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MOLD’s weekly roundup of food design stories from around the web.

Pita-mortar-pestle1

Tommaso Caldera, a recent Top Young Designer nominee (an award given by the Italian Institute of Culture) made ergonomics a top concern when designing Pita, a conical, marble mortar that sits in the palm of one hand while you grind ingredients into it with the other. We’re not sure how many of us actually reach for our mortar & pestle when we’re looking to spice up a meal, but by moving the process into your hands instead of atop a counter, Caldera’s design is intended to facilitate easy access and fast results. (Prototype)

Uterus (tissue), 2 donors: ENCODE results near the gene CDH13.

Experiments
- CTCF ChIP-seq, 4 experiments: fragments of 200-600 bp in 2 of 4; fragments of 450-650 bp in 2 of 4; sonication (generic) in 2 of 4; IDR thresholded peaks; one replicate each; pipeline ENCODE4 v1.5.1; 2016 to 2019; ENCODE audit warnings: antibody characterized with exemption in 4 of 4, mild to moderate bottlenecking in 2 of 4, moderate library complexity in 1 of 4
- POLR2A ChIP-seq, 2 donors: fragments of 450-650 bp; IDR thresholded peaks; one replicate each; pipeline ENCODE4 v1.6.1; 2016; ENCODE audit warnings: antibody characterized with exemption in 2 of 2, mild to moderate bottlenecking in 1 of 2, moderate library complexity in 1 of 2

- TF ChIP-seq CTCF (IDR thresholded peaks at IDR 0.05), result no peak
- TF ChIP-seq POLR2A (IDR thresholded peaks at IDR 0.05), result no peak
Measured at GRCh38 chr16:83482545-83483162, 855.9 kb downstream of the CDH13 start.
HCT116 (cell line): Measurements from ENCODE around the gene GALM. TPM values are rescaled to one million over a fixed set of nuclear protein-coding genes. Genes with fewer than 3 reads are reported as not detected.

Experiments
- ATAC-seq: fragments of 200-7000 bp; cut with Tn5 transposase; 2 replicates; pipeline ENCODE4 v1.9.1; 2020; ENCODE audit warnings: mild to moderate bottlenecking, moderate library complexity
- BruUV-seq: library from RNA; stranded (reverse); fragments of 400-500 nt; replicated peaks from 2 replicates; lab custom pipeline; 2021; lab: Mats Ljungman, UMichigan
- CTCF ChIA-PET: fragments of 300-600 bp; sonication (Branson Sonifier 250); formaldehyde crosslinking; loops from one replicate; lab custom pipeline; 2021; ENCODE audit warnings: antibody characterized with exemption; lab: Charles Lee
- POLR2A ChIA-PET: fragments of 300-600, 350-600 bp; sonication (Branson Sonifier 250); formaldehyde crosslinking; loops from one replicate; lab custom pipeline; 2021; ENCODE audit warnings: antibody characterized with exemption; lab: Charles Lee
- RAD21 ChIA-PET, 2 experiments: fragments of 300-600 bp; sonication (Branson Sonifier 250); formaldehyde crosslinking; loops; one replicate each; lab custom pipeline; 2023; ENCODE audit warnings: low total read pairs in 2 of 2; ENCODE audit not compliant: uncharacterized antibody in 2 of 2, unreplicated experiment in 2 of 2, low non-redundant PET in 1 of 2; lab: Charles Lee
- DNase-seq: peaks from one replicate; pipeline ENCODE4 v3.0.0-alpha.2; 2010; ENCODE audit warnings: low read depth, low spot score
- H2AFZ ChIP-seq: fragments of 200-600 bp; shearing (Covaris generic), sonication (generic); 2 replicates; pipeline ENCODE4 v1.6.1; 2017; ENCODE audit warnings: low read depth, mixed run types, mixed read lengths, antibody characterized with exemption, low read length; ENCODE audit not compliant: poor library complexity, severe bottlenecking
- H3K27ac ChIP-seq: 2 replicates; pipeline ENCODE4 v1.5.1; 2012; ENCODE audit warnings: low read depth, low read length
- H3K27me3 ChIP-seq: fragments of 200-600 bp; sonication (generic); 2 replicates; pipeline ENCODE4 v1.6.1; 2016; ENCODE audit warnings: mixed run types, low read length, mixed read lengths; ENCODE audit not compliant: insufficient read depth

Mortar-Pestle-Alexquisite

Alexquisite says his more fragile porcelain mortar & pestle “demands a gentle hold,” a caveat that’s counterintuitive to the typical way we use the tool. But perhaps that’s because this model is intended for the table—not the countertop. Swap it for your run-of-the-mill salt and pepper shakers for a special, slow-paced meal. (Email for pricing)

LaCornue-Mortar-Pestle

On the other hand, La Cornue’s solid marble and rosewood-handled mortar & pestle is so gorgeous it demands to be left out on permanent display in your kitchen prep space. This large model is about 8.5 inches in diameter, providing ample room to get your spice grind on. ($350)